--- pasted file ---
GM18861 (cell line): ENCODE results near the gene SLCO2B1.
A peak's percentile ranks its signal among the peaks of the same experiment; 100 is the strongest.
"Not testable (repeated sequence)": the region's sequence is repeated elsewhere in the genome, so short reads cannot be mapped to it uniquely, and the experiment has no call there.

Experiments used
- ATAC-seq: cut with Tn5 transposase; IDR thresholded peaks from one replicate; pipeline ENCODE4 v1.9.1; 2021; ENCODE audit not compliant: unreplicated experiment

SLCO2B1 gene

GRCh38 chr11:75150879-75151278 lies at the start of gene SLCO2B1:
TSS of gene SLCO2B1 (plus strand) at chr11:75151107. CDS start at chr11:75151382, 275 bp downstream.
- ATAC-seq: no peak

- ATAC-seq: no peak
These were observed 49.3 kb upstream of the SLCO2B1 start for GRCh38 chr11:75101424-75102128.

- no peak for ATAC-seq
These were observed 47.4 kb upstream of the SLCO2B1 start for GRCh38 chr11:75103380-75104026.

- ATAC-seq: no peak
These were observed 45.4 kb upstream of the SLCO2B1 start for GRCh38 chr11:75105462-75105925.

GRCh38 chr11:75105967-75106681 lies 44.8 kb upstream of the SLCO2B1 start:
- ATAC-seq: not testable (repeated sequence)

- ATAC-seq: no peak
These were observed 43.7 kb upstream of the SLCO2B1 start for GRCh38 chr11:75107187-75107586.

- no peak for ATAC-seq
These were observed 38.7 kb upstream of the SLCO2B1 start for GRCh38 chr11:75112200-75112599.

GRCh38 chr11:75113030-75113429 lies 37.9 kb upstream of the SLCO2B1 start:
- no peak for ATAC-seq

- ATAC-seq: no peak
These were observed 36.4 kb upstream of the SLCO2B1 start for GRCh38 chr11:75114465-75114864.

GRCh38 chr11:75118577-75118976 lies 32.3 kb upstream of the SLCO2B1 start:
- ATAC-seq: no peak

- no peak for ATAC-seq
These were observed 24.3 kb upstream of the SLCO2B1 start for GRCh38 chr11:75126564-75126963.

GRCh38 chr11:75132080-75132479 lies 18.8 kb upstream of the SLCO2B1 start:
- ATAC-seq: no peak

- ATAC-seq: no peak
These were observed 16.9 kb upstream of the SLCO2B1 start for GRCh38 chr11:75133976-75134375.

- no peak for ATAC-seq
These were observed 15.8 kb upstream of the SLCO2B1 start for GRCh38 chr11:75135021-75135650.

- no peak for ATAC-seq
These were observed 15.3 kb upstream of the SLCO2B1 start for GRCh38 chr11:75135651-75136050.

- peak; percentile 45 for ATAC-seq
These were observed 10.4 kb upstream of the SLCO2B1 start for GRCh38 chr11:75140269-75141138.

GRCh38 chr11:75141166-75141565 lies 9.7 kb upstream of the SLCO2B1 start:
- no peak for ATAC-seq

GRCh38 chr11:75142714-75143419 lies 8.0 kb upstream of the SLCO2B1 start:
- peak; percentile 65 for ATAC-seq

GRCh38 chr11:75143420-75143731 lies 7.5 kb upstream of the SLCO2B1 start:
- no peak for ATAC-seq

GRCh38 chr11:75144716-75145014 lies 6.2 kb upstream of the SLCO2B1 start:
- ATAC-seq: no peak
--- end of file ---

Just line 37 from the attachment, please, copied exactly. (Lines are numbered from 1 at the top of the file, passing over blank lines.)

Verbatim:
These were observed 15.3 kb upstream of the SLCO2B1 start for GRCh38 chr11:75135651-75136050.